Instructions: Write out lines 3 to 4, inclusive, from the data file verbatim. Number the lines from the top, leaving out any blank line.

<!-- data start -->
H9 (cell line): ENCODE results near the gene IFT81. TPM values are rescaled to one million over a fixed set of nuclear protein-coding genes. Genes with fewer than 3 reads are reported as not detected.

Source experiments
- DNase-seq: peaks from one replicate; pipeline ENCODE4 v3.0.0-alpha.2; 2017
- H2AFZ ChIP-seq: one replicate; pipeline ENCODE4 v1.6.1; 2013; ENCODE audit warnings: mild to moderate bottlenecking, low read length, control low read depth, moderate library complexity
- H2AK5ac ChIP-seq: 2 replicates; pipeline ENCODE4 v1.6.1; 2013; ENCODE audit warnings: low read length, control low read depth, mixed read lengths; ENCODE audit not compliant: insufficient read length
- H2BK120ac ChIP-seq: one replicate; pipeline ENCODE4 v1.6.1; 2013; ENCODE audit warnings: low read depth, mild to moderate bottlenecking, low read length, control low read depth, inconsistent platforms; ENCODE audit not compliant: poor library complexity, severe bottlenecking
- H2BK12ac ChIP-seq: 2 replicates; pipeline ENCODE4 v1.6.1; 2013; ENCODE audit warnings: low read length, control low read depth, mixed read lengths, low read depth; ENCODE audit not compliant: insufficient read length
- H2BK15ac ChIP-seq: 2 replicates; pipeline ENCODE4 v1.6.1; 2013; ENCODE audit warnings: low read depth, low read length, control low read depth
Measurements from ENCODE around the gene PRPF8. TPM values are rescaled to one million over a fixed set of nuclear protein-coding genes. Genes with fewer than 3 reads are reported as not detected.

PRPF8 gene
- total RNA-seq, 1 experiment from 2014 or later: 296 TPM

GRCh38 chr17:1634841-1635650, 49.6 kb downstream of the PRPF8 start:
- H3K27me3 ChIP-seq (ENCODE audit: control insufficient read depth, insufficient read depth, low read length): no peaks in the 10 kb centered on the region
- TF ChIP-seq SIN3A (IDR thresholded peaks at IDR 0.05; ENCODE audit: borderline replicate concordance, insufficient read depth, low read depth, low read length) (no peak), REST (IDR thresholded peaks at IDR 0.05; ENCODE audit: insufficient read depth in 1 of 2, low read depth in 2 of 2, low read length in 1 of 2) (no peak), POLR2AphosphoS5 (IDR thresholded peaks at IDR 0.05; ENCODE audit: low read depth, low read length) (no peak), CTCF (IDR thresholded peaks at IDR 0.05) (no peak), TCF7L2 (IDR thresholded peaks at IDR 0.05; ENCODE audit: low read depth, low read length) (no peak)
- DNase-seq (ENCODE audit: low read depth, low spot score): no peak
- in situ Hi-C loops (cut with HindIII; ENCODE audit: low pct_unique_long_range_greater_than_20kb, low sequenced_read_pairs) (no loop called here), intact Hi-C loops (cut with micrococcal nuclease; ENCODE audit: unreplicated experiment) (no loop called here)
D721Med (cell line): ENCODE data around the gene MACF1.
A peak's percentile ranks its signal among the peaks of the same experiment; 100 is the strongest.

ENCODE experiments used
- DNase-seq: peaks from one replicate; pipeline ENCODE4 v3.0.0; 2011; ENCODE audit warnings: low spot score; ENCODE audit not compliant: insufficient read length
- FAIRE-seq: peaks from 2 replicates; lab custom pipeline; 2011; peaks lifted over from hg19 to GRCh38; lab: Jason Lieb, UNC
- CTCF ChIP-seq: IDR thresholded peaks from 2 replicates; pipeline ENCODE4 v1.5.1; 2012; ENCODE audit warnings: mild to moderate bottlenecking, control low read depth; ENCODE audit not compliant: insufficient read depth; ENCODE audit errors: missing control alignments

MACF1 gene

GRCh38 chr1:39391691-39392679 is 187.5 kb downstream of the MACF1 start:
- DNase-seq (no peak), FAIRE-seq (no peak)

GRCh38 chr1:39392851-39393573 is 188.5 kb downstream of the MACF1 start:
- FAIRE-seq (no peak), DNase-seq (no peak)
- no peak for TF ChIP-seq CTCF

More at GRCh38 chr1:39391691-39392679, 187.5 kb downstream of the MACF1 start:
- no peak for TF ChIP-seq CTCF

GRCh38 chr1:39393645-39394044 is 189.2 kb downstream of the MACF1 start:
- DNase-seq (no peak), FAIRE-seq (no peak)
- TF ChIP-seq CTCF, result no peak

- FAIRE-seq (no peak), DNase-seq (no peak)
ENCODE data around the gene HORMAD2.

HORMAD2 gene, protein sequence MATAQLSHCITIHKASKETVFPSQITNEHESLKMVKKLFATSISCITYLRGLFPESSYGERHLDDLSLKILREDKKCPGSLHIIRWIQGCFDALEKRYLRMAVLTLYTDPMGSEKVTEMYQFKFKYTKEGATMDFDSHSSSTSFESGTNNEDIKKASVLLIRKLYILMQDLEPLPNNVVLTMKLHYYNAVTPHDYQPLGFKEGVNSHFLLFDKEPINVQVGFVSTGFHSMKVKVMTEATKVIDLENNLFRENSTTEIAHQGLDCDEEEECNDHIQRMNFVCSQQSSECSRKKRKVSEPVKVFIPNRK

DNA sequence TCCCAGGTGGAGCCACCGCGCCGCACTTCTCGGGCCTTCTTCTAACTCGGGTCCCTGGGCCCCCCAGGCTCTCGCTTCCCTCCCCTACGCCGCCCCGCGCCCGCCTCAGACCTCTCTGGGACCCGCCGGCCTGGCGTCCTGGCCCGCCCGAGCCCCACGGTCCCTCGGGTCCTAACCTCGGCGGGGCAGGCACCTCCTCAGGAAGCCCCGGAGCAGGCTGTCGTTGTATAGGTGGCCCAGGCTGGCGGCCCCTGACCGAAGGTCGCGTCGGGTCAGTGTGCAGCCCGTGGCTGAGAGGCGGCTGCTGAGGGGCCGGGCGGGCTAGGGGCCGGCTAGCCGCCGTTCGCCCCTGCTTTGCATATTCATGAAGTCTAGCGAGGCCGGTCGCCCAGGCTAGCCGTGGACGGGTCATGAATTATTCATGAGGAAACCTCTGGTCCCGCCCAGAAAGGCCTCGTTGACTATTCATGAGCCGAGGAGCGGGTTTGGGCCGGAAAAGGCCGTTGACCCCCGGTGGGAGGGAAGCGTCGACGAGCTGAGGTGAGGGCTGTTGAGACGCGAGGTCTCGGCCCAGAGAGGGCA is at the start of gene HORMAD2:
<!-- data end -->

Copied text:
- DNase-seq: peaks from one replicate; pipeline ENCODE4 v3.0.0-alpha.2; 2017
- H2AFZ ChIP-seq: one replicate; pipeline ENCODE4 v1.6.1; 2013; ENCODE audit warnings: mild to moderate bottlenecking, low read length, control low read depth, moderate library complexity